Lichen planus is an itchy eruption characterized by papular, purple (violaceous color), polygonal lesions which are located on distal extremities but may also affect genitalia or mucous membranes. It has a predilection for the flexor aspects of the forearms and dorsum of the hands.
It can occur at any age but is most common in the age group of 30-60 years. There is no gender predilection.
Pathophysiology of Lichen Planus
The exact cause of lichen planus is not known, although it is immunologically mediated. The initiating antigen is unclear.
Langerhans cells are known to process the antigen to T lymphocytes, resulting in an epidermotropic infiltrate.
Following associations have been noted
- Positive family history – These families are found to have increased frequency of human leukocyte antigen B7, HLA-DR1, and DR10
- Found with other immune-related diseases like ulcerative colitis, alopecia areata, vitiligo, dermatomyositis, lichen sclerosis, and myasthenia gravis
- Also found in hepatitis C virus infection, chronic active hepatitis, and primary biliary cirrhosis
- Precipitated by certain drugs- called lichenoid drug eruptions [These do not involve the oral mucosa]
- Delayed type of graft-versus-host reaction which may occur after marrow transplantation may also manifest as lichen planus.
Presentation of Lichen Planus – Symptoms and Signs
Most cases are of insidious onset. Lesions usually develop on flexural surfaces of the limbs, such as the wrists. After a week or more, a generalized eruption develops with maximal spreading within 2-16 weeks.
The face is generally not involved. The itching, when occurs is usually severe.
In some patients, the lesions are very dark while in others these may be light pink. The surface of the lesions, however, is almost always smooth and shiny.
The morphology of the lesion may vary with the type of lichen planus. [See types of Lichen Planus below]
In addition to the skin, lichen planus can involve the mucous membranes, the genitalia, the nails, and the scalp.
The lesions are usually 3-5 mm in diameter and the larger lesions may have whitish criss-cross streaks on their surface (Wickham’s striae).
Some lesions may be situated along a scratch mark representing Koebner phenomenon.
Pruritus or itching is common in lichen planus but varies in severity with the type of lesion and the extent of involvement. Hypertrophic lesions are extremely itchy.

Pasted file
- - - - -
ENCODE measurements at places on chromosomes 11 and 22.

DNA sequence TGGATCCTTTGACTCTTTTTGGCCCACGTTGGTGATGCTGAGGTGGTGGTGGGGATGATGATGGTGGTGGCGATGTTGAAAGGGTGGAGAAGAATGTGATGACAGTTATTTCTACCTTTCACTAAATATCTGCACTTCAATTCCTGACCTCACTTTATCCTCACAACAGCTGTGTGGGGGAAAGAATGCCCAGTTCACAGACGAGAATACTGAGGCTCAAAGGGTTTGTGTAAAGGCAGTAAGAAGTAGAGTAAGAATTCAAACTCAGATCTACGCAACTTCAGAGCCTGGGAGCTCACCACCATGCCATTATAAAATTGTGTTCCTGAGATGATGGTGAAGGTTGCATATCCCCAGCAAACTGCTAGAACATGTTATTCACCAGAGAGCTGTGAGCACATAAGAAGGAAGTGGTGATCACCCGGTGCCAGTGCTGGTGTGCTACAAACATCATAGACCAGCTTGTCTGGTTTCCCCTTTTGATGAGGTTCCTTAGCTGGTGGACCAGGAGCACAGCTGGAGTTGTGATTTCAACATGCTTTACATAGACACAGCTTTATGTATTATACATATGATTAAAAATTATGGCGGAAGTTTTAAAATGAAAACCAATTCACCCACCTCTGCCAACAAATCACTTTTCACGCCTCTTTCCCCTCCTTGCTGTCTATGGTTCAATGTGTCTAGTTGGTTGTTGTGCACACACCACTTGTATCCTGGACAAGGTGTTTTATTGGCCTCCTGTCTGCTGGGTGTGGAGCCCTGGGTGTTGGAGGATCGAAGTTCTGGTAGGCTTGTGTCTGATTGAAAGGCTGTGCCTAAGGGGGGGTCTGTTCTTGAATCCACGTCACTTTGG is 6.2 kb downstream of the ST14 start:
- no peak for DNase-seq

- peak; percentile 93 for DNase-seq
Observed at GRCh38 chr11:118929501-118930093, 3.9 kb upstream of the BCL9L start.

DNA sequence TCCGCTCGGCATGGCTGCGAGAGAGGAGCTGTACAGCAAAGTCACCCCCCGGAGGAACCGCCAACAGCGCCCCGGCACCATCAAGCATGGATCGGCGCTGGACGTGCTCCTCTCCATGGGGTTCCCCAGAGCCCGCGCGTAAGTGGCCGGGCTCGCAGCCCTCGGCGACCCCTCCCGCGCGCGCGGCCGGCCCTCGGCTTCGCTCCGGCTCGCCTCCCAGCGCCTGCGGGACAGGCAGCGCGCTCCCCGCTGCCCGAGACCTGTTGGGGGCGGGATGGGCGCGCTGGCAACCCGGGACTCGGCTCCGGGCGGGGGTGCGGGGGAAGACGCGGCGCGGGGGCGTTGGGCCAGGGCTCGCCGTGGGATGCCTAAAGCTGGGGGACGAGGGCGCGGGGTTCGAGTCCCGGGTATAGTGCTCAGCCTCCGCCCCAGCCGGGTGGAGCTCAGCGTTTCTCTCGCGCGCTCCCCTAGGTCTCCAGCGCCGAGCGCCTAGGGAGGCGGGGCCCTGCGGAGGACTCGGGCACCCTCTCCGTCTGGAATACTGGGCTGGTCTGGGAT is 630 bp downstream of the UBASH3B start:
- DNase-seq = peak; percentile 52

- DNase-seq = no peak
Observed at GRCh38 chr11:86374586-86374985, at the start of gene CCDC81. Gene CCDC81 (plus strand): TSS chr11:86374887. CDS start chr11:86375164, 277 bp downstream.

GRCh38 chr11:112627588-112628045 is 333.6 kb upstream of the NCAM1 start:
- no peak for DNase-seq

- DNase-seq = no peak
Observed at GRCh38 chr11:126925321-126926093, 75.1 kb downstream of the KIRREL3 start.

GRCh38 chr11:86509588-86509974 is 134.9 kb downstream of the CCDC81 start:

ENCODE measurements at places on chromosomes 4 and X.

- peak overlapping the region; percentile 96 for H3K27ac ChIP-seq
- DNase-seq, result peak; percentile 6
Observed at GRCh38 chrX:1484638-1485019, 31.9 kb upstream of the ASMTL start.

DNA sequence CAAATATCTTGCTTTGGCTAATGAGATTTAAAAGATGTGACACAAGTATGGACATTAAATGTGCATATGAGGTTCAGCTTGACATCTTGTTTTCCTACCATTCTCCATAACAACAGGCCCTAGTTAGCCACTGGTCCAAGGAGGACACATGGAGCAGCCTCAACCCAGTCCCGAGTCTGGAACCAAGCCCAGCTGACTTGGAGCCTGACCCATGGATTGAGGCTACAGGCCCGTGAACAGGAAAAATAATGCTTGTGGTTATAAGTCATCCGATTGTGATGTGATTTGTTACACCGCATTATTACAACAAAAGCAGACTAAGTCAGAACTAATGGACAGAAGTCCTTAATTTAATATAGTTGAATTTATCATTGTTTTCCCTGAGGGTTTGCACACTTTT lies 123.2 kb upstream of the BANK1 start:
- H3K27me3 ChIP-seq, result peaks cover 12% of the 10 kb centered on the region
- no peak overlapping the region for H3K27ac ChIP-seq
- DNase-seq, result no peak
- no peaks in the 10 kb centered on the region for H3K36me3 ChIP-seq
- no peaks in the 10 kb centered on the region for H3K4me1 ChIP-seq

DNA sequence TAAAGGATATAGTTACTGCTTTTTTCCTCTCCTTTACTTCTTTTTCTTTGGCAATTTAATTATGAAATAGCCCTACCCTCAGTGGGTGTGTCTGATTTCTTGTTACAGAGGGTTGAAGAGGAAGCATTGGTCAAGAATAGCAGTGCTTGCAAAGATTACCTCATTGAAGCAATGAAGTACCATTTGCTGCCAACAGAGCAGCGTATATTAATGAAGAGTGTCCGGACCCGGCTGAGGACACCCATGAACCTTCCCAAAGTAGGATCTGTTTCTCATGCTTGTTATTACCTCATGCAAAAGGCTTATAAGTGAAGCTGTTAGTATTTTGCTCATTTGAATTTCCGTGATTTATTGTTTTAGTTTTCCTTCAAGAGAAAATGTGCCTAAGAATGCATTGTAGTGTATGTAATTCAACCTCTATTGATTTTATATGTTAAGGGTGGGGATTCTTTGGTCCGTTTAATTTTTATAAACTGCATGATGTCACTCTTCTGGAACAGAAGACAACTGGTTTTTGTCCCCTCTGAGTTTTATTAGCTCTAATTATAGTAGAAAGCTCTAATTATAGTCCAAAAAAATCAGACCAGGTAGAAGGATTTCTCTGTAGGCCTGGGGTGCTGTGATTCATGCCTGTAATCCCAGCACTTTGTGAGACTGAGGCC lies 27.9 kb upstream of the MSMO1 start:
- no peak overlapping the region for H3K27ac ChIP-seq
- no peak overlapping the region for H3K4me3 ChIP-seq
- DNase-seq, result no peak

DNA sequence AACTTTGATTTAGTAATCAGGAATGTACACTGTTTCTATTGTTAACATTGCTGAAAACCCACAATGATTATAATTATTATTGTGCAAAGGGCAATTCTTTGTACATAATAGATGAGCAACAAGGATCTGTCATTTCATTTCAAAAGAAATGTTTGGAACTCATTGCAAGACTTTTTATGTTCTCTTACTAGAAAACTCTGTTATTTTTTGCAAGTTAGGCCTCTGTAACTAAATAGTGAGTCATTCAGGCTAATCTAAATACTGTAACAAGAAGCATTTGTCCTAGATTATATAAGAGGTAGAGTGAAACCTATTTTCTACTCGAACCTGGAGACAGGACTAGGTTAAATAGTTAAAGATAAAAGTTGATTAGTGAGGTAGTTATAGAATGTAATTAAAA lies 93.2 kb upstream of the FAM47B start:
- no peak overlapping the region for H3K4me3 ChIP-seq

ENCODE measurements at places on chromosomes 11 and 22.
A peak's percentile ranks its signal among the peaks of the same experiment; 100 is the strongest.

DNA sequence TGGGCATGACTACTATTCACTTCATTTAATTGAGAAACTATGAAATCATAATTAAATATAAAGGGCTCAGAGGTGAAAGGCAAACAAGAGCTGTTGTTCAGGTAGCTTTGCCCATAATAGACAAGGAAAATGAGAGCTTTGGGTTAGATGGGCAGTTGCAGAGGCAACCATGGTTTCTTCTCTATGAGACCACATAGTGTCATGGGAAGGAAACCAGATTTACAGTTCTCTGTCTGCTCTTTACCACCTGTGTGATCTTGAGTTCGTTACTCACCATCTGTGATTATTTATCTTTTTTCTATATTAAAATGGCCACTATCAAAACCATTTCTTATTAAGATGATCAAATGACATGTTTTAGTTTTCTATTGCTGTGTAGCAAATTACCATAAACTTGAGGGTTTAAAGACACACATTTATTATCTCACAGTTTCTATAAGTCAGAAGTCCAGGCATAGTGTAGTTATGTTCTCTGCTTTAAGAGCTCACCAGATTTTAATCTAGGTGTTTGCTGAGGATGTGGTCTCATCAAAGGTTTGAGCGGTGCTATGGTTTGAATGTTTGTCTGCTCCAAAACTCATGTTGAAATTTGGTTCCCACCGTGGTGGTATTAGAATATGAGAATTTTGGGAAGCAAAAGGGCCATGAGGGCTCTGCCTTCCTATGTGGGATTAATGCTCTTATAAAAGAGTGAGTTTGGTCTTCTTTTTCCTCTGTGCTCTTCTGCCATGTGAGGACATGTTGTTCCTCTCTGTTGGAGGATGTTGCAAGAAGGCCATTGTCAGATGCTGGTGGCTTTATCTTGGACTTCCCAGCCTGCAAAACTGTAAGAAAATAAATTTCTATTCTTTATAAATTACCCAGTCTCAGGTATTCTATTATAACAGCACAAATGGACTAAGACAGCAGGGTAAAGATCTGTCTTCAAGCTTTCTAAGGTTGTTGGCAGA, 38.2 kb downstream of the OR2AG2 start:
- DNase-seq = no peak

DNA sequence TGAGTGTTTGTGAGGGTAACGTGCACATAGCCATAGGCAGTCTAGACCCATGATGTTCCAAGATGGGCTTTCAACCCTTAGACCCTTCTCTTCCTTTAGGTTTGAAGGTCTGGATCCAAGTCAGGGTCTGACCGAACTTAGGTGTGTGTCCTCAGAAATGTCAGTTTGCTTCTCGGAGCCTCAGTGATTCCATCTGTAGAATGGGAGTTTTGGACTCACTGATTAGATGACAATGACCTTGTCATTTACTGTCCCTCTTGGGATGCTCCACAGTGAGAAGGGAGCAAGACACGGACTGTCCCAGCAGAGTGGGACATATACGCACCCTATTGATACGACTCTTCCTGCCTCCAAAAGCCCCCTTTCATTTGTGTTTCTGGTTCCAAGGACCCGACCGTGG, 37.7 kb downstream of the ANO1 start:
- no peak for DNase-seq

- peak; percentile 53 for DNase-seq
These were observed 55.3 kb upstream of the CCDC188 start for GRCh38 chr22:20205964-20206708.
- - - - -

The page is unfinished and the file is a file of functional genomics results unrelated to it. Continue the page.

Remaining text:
Mucous membrane involvement is common and may be present without the skin lesions.
Nearly 60 percent of the cases have associated mucosal lesions which are whitish papules, whitish streaks criss-crossing to form a lacy pattern or superficial ulcerations. Such lesions may be located on the lips, tongue, buccal mucosa, gingival mucosa, conjunctivae, the larynx, the esophagus, the tonsils, the tympanic membrane, gastrointestinal tract, around the anus, glans penis and rarely vaginal and/or rectal mucosa.
In some cases, lichen planus may occur only on the mucous membranes without skin lesions.
The lacy pattern of the mucosal lesions is quite characteristic of lichen planus and helps to make the diagnosis.
Oral lesions are classified as
Genital involvement is common.
Men develop annular lesions on the glans. Wickham striae may also be observed.
Vulvar involvement can range from reticulate papules to severe erosions.
Dyspareunia [pain during intercourse], a burning sensation, and pruritus are common in women.
50% of women with oral lichen planus are found to have undiagnosed vulvar lichen planus also.
Approximately 10% of the cases have involvement of the nails which in the mildest form may show slight roughness of the nail plate with longitudinal ridging and brittleness of the nail plate with flaking (onychorrhexis).
In severer forms of involvement, the nail plate may become thin and small, it may be reduced to a few longitudinal strands of the nail plate or there may even be complete disappearance of the nail plate (anychia).
As the nail plate becomes smaller and smaller, a fold of skin from the posterior nail fold starts over-growing the nail plate to form a pterygium of the nail.
Anychia and pterygium are quite characteristic findings of lichen planus and sometimes these may be the only manifestations of lichen planus.
The changes may start in one or more nails but usually, the other nails are also involved in due course.
Follicular and perifollicular lesions on the scalp, which may be violaceous, scaly, and pruritic papules are found.
These can lead to atrophic cicatricial alopecia [loss of hair], known as lichen planopilaris. Alopecia can appear even many weeks after the skin lesions have disappeared.